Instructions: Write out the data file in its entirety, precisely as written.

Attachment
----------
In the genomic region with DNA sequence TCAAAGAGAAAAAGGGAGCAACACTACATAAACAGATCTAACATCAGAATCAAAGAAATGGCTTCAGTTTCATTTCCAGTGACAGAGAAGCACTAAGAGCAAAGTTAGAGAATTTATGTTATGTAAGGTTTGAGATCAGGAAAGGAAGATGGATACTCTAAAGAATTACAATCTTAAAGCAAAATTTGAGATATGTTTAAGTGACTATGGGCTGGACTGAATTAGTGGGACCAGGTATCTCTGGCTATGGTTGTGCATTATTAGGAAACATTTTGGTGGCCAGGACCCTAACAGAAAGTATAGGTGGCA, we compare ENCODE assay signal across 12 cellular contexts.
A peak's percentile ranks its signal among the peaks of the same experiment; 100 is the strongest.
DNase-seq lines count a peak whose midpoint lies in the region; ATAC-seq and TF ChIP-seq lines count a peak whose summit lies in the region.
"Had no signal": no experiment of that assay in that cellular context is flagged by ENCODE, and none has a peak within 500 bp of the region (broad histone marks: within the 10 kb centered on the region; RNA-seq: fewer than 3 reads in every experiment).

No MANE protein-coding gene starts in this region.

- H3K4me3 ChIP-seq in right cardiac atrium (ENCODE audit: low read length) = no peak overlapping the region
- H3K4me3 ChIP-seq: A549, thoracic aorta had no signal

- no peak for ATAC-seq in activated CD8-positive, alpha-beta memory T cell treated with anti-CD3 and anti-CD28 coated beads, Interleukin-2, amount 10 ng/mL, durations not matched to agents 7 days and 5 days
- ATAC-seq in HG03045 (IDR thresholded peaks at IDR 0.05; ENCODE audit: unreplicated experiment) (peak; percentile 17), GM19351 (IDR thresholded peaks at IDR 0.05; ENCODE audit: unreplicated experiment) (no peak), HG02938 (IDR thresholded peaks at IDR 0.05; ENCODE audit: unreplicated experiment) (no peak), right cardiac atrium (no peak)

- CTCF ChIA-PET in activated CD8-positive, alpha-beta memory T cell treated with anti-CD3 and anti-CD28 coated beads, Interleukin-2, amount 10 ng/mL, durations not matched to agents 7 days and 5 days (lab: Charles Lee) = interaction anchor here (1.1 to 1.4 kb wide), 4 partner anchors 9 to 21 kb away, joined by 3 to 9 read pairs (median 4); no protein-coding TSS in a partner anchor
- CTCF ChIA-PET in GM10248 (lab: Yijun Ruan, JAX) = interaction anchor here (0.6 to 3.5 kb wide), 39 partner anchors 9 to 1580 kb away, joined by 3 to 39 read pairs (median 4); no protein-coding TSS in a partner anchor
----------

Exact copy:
In the genomic region with DNA sequence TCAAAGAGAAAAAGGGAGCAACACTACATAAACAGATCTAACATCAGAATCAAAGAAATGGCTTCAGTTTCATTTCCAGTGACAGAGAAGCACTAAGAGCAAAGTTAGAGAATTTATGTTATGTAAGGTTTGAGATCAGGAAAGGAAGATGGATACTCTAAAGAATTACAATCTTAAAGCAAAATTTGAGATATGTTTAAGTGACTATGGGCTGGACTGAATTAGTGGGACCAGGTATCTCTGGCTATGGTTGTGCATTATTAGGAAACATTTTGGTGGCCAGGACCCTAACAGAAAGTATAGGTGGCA, we compare ENCODE assay signal across 12 cellular contexts.
A peak's percentile ranks its signal among the peaks of the same experiment; 100 is the strongest.
DNase-seq lines count a peak whose midpoint lies in the region; ATAC-seq and TF ChIP-seq lines count a peak whose summit lies in the region.
"Had no signal": no experiment of that assay in that cellular context is flagged by ENCODE, and none has a peak within 500 bp of the region (broad histone marks: within the 10 kb centered on the region; RNA-seq: fewer than 3 reads in every experiment).

No MANE protein-coding gene starts in this region.

- H3K4me3 ChIP-seq in right cardiac atrium (ENCODE audit: low read length) = no peak overlapping the region
- H3K4me3 ChIP-seq: A549, thoracic aorta had no signal

- no peak for ATAC-seq in activated CD8-positive, alpha-beta memory T cell treated with anti-CD3 and anti-CD28 coated beads, Interleukin-2, amount 10 ng/mL, durations not matched to agents 7 days and 5 days
- ATAC-seq in HG03045 (IDR thresholded peaks at IDR 0.05; ENCODE audit: unreplicated experiment) (peak; percentile 17), GM19351 (IDR thresholded peaks at IDR 0.05; ENCODE audit: unreplicated experiment) (no peak), HG02938 (IDR thresholded peaks at IDR 0.05; ENCODE audit: unreplicated experiment) (no peak), right cardiac atrium (no peak)

- CTCF ChIA-PET in activated CD8-positive, alpha-beta memory T cell treated with anti-CD3 and anti-CD28 coated beads, Interleukin-2, amount 10 ng/mL, durations not matched to agents 7 days and 5 days (lab: Charles Lee) = interaction anchor here (1.1 to 1.4 kb wide), 4 partner anchors 9 to 21 kb away, joined by 3 to 9 read pairs (median 4); no protein-coding TSS in a partner anchor
- CTCF ChIA-PET in GM10248 (lab: Yijun Ruan, JAX) = interaction anchor here (0.6 to 3.5 kb wide), 39 partner anchors 9 to 1580 kb away, joined by 3 to 39 read pairs (median 4); no protein-coding TSS in a partner anchor